This is Luke Slater's first release on Mute (previous outings being on the sister label NovaMute). This is the first signal that things are going to be taking a more commercial slant.
With 'Alright on Top', Slater has made an album of songs, employing Ricky Barrow (The Aloof) to deliver the 80s-influenced collection with a nonchalently soulful, yet sometimes atonal quality, not too far away from Bernard Sumner at his best.
This album is certainly a nostaligia trip for Slater. It feels as though he plundered his record collection, dragging out The Human League's 'Travelogue' (remember Being Boiled anyone?), Gary Numan's 'The Pleasure Principle' and Depeche Mode's 'Speak and Spell' as good starting points to recreate those things that really were good about that decade. Of course he has added his trademark relentlessly pounding beats but packaged them this time with a more friendly feel that have become the selling points for acts such as The Chemical Brothers and Basement Jaxx.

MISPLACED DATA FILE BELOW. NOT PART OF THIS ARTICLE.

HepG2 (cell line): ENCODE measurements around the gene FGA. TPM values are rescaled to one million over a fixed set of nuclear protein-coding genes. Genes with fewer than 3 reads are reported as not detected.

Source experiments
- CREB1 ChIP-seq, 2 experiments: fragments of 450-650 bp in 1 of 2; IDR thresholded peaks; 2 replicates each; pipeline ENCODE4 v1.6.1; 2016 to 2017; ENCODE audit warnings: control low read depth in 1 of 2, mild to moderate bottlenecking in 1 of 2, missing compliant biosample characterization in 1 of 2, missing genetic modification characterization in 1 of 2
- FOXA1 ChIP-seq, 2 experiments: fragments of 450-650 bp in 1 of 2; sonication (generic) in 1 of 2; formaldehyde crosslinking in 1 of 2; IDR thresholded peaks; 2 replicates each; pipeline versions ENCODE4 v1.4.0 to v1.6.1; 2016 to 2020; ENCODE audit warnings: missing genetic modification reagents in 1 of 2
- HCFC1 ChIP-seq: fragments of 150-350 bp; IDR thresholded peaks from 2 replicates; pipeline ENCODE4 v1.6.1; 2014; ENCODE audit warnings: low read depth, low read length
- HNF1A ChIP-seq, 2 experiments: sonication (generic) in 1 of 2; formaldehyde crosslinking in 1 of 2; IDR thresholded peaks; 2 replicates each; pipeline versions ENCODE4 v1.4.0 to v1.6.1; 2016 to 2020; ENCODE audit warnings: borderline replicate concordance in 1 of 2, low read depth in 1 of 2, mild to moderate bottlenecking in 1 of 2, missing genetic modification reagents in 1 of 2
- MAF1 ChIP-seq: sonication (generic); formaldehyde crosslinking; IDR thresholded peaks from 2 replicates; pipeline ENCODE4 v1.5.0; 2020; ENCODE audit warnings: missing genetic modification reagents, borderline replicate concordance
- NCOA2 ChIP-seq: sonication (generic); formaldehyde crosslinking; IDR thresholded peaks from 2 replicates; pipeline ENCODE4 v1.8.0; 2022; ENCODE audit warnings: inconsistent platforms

Putting all of this together, and getting over the inital shock of this change of direction (albeit temporary I would suspect), it works for me. Sure, there are a few moments where he slightly over-eggs it all, but on the whole, it is a very confident stride away from fans of the mighty 'All Exhale' from 'Wireless'.
Get your Steve Strange make-up out and enjoy.
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Format: Audio CD
This is one of those albums that I keep going back to over and over. There's a fascinating contrast between the melancholic and indie-sounding vocals with the pounding synths. It's got a very particular mood- it's sad but it's determined. The balance works really, really well.

Yes it is a pop album, but it's a classy and original take on pop music. Other reviewers have said this album is "80s influenced", though I reckon it's more electroclash influenced. The sound has more to do with Digitalism or Tiefschwarz than with anything from 20 years ago. Calling it "1980s-style" really does an injustice to Slater's trademark rich production. I reckon this album might be ahead of its time, rather than behind.